by Terry Donnelly Published 01/04/2017
Next I use a device called a ‘Camranger’ which is a wireless camera control unit, that connects to the camera via a lead, and to an iPad, MacBook or iPhone wirelessly. The Camranger enables me to control and fire the camera remotely from one of these devices via the Camranger app, and also provides me with a live view, and near instantaneous preview of the photograph taken. It is transmitted live to my device or laptop, or both. The Camranger is a great device, for speeding up my ‘splash the flash’ technique, and also for allowing clients to receive and view the pictures being taken live on their connected iPhone or iPad.
Next I need to make a connection between the camera, and the offcamera flash, and for this I use a remote trigger system to provide a radio link between the camera and the flash unit.
The light coming from the windows above the seating area is bright, but falls off quickly towards the seating area. Looking at the seating area, I can see that it needed to be lit with flash to add atmosphere and detail in the seating. We could simply fire a burst of light across the whole of the seating area but that would lighten the area up and would look un-natural and ‘flashy’ – and we don’t want that, we want the photograph to look as natural as possible, and as if it is purely lit by the ambient light from above, and the floor lamps, as seen in the picture. The flash light I was introducing needed to be controlled and funneled into the darker areas to bring out texture and detail in the seating and wall areas.
I then decide what lighting equipment I would use. I have in my kit a range of lighting equipment, including speed-lights, hybrid batterypowered studio lamps and mains-powered studio lamps. For the picture shown I decided to use a single speed-light. We were bringing a lot of ambient into the picture, and it didn’t require a lot of flash output to light the areas of interest, because we weren’t trying to overcome the ambient, we were using the flash in conjunction with the ambient, to supplement and light the areas with fill light. We were also close to the areas to be lit, which allowed us to use much lower power settings than if we were some distance away.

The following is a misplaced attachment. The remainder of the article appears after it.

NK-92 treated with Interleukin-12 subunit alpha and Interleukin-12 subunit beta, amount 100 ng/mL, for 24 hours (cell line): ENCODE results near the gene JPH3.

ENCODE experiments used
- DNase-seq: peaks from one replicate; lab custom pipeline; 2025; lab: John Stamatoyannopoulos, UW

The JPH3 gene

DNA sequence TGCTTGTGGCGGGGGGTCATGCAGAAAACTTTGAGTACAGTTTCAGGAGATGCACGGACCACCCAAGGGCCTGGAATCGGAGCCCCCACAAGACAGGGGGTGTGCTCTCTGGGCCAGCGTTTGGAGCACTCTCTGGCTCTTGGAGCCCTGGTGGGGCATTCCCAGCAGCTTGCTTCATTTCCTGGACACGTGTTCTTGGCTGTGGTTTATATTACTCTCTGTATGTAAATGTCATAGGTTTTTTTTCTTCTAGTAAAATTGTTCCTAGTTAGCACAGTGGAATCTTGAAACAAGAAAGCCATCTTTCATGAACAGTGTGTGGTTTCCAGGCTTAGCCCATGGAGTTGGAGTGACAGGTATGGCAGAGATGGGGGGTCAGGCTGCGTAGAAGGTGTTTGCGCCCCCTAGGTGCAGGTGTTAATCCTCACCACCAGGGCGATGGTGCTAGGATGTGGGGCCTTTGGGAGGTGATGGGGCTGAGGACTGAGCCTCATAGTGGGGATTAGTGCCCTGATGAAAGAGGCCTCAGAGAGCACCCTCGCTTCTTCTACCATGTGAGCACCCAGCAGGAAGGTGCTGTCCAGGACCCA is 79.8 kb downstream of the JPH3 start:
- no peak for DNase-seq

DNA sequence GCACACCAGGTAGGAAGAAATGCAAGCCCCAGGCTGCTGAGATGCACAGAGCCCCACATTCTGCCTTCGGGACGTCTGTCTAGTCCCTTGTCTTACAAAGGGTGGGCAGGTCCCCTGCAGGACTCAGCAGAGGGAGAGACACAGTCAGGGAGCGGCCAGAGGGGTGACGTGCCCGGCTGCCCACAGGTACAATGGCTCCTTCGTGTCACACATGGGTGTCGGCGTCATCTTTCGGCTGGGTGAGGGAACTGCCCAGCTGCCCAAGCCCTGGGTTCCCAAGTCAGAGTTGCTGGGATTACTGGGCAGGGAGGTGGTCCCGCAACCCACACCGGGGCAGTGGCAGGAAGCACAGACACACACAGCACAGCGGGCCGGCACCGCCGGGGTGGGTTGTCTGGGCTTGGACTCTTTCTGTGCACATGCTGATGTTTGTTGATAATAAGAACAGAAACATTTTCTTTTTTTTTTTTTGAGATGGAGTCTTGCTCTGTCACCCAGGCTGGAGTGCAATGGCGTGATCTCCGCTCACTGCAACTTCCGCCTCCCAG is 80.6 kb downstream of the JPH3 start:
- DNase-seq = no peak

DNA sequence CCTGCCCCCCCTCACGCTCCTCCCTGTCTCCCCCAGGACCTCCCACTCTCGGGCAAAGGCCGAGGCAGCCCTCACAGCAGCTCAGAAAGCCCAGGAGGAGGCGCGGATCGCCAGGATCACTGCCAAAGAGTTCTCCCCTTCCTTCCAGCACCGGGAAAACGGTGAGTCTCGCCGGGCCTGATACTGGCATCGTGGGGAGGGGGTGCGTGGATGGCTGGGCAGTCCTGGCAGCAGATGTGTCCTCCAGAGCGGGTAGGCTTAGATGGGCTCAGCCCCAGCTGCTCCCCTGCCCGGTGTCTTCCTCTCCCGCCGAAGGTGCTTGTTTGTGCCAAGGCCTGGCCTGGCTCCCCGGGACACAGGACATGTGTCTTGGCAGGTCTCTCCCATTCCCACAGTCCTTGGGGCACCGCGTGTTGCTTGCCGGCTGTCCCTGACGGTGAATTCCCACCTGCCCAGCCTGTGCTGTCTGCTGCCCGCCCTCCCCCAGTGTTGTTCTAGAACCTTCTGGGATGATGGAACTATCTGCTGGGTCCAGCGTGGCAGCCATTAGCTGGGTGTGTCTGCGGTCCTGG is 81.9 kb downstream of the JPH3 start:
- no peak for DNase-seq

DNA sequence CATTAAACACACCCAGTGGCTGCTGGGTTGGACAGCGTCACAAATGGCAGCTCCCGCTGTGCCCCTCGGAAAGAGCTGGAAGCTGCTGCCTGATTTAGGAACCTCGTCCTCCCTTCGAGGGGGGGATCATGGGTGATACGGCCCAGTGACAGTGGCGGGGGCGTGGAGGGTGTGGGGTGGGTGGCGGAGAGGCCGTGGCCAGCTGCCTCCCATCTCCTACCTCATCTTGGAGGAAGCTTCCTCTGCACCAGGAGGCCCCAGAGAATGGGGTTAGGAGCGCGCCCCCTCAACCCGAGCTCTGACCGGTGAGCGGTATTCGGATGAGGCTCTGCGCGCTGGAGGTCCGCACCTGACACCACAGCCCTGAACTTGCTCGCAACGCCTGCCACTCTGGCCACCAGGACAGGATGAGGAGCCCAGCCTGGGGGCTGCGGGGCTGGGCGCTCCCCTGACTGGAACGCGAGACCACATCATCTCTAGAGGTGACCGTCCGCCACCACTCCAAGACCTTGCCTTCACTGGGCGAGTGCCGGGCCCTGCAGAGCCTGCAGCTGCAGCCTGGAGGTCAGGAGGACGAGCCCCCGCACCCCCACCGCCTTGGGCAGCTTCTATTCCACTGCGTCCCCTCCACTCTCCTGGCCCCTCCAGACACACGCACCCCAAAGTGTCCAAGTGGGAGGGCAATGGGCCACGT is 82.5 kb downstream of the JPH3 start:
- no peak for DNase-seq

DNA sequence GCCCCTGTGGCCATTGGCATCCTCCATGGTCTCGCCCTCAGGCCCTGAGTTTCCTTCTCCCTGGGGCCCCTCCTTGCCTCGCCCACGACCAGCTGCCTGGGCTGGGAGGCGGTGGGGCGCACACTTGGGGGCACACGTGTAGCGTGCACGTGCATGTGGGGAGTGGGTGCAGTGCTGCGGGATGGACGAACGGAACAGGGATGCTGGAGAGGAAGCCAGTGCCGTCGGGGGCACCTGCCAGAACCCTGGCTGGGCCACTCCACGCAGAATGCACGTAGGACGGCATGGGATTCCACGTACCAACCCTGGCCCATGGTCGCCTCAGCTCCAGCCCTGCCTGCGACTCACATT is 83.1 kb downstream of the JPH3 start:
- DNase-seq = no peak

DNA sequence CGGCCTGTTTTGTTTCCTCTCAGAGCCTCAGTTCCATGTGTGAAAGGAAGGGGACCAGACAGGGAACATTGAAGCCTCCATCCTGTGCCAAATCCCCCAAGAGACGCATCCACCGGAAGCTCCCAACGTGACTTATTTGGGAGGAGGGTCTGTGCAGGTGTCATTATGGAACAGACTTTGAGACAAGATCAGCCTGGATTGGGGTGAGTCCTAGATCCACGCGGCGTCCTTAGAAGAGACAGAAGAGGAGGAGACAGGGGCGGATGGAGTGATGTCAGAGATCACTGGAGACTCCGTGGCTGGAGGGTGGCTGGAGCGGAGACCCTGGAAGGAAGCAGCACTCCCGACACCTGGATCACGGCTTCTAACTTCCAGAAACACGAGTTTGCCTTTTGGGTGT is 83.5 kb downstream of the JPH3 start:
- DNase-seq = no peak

I controlled the direction and spread of the light from the flash by fitting a grid to the flash unit. A grid in lighting terms is a honeycomb-like structure that only allows light to travel in a forward direction, and stops the light spreading out as it leaves the flash unit. The grid gives control and direction to the light and prevents spill. It allows me to put the light exactly where I want it to be.
Depending on the scene to be lit and amount of ambient light I want to allow, or restrict, will depict the type of flash unit I will choose to use and type of grid. For this particular picture, I chose to use a speed-light with a grid attached to the front. I will only use speed-lights if I can get enough light from them at ¼ power, or occasionally ½ power. Firing the speedlights at lower power means that they will recycle much more quickly, and be less demanding on batteries. This is important when working in areas that other people are in, and particularly if the client is watching the shoot unfold on a tethered laptop or iPad. The client will not want to be waiting around while speed-lights recycle once they have been fired at full power, which can typically take several seconds or longer.
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